Usually ski boot technology trickles down, from race boots, through all-mountain and down to recreation. With Atomic’s new Hawk Ultra, it came from the side. In the quest to make a lighter alpine boot that still ripped, Atomic applied lessons from designing its first backcountry ski boot, the Backland. Like the Backland, the Hawk shaved shell thickness where weight and strength aren’t needed. Combined with the already light Grilamid plastic, the Hawk is 25 per cent lighter than any of its other alpine boots. Thicker plastic along the Achilles creates an energy backbone, an all-mountain balance between forward lean, ramp angle and stiffness. The 98mm last is best for narrower feet, but it’s 100 per cent personalizable; add heat and the shell adjusts by 3mm, and the 3M Thinsulate liner custom fits. With four buckles and a DIN sole, it’s only a baby step down from a race boot, ready to shred from backside to hardpack.

RACE CAR SUSPENSION

   To smooth out the ride on its new Speed Zone and comparable women’s Intense families of skis, Dynastar went vertical—with the construction, that is. The Speed Zone sandwiches the poplar wood core on either edge with Powerdrive technology, three materials that work like active suspension on a car, smoothing out chatter and bumps while increasing edge grip. The Intense also uses the Powerdrive, but instead of wood, the core is a gas-filled PVC to reduce weight and smooth out the ride even further. All six skis in the lineup (three men’s, three women’s) incorporate Look integrated bindings.

JACKET WITH A THERMOSTAT

   Helly Hansen worked with a Cambridge professor to position the H2Flow pods of insulation in the Elevation Jacket just right. They trap warm air when needed, but unlike a fully insulated jacket, they also help flush out excess heat when things start getting sweaty. On the back of the jacket the pods hold a backpack off the back, preventing swack, a.k.a. sweaty back. Loaded with pockets and made from a burly fabric, the Elevation is ready to withstand years of chairlift riding and ski carrying.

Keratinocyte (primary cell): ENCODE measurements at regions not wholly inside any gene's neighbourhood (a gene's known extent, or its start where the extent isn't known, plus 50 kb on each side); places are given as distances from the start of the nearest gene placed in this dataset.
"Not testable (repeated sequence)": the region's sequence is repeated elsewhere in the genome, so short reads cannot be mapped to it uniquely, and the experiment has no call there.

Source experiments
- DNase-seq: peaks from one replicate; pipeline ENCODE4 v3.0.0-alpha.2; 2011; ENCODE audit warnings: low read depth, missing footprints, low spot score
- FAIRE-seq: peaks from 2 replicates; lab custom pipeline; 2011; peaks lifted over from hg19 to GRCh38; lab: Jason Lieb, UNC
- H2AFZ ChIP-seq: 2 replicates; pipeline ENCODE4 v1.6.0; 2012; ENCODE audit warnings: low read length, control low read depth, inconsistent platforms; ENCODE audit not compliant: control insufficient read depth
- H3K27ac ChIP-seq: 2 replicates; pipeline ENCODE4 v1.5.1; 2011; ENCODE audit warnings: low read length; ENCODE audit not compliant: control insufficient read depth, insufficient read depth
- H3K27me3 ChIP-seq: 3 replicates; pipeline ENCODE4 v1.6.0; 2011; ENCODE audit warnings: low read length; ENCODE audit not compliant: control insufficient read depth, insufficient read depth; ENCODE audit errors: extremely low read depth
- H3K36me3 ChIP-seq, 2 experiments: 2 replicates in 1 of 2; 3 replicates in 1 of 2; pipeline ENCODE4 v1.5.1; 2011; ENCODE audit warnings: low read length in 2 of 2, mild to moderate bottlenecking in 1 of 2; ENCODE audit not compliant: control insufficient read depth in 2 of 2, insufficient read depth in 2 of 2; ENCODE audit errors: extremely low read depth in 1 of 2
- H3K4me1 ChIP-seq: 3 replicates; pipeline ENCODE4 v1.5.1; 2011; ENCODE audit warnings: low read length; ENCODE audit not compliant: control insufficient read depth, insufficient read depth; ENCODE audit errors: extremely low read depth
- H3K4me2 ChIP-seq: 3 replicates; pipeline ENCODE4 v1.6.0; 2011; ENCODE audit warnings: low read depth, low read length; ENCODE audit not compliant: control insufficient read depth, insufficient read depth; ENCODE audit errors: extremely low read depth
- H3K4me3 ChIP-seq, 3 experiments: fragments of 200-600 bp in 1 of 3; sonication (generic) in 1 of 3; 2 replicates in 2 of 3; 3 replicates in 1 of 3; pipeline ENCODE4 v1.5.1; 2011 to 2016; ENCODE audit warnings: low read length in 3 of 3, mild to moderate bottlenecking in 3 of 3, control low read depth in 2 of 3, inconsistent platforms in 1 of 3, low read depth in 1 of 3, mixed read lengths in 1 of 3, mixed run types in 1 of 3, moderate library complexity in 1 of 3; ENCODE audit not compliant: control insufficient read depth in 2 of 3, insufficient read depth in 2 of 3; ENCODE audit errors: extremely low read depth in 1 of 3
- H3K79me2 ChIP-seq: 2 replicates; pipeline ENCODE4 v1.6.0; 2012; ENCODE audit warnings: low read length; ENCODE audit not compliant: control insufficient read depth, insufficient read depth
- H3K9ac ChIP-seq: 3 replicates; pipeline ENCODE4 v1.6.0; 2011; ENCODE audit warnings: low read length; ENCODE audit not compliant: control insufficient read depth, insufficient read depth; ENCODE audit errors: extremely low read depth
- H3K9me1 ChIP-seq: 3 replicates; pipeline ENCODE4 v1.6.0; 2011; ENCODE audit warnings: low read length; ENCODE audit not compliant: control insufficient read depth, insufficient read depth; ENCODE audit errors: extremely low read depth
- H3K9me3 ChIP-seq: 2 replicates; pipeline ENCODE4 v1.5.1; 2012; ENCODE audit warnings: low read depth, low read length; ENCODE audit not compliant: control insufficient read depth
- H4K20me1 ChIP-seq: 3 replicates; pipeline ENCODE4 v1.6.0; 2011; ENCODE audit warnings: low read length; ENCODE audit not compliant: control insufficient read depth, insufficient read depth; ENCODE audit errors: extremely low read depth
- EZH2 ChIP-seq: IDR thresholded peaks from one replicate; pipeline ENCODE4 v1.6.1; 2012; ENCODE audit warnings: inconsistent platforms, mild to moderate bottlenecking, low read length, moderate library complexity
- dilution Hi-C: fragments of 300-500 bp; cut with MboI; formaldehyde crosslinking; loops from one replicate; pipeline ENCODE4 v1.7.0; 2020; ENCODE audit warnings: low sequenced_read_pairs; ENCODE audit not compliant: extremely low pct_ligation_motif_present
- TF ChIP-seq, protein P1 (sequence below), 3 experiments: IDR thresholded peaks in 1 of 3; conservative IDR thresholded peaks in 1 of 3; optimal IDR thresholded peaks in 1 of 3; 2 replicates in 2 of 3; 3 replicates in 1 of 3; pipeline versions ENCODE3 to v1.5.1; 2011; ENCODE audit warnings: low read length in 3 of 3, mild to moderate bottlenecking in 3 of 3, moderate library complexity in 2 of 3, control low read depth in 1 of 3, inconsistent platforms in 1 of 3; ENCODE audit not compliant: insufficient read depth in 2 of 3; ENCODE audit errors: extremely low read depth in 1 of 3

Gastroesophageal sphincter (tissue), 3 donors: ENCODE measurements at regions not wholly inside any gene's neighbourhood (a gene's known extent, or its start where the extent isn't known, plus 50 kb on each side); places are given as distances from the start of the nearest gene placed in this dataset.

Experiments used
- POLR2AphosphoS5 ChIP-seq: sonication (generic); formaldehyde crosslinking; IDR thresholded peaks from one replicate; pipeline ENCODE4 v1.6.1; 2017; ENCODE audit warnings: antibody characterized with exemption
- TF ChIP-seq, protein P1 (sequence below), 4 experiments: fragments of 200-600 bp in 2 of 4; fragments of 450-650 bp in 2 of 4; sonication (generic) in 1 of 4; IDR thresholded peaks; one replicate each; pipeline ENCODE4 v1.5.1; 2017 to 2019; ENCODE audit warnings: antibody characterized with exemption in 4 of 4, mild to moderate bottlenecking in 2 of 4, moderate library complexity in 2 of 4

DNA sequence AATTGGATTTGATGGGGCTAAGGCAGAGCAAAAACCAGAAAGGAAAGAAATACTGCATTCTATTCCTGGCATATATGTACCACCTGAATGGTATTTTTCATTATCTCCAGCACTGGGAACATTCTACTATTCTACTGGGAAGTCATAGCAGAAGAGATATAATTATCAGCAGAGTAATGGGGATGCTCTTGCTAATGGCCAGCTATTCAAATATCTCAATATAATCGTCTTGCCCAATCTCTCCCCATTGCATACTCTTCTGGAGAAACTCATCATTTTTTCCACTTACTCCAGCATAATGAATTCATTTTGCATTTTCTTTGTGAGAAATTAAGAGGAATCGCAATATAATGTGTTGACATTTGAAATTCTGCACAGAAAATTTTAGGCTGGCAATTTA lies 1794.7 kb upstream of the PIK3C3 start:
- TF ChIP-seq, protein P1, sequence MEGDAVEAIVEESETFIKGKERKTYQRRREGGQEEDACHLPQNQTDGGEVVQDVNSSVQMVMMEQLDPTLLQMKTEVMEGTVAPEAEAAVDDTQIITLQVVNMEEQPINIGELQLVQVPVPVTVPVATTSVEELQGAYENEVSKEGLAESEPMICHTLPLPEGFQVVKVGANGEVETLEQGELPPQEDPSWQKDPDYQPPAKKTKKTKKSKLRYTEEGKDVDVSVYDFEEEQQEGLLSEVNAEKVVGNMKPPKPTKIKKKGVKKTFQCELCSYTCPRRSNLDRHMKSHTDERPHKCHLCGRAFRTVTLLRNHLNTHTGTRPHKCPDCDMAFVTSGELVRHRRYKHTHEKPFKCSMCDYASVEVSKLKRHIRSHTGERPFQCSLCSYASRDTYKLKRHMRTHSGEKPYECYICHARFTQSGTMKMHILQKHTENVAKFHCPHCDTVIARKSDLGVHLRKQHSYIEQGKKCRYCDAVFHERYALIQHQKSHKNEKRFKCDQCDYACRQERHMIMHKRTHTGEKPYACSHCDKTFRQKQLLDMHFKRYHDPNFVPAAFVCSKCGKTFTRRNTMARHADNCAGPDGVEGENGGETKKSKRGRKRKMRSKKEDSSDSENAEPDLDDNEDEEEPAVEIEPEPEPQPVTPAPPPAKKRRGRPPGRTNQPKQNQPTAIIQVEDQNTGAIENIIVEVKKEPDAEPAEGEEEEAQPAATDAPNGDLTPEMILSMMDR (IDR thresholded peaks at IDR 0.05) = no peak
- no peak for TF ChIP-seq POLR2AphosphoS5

EASIER SELFIES

   Saving that powder lap to invoke jealousy or capturing your solo ski trip just got easier. Several Leki poles are now compatible with its GoPro Adaptor, a built-in mount for the ubiquitous POV camera.

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UPSIDE DOWN

   For more than 30 years the formula to build a waterproof-breathable jacket was set: sandwich the membrane between two protective layers. Columbia inverts this law with OutDry Extreme, a tougher membrane that can stand on its own. With no outside protective layer, the jacket breathes better and seems more waterproof. For cold days nothing will keep you warmer and drier than the Gold Down Jacket, a 650-fill down jacket wrapped in OutDry Extreme.

LOADED

   Wearing a pair of Nordica’s SpeedMachine boots is like getting all the options at the dealership—it comes loaded from sole to powerstrap. Nordica invested serious R&D and energy to bring new ideas, material and technology to this powerful boot, available in a wall full of flexes. For instance, the plastics are all high-end for smooth flex and light weight, the hardware is top-drawer and adjustable, and the liner incorporates cork and Primaloft insulation. Cork is a good insulator, shock absorber and easily moulds. So, while Nordica says the 100mm last fits most feet right out of the box, there are three additional ways to tweak the boot: the heat-mouldable liner, adjusting all the hardware and Nordica’s new infrared shell-shaping system. Indeed, we think it will fit just as nice as that body-wrapping massage chair in the Audi Q7 we got to drive to the ski test.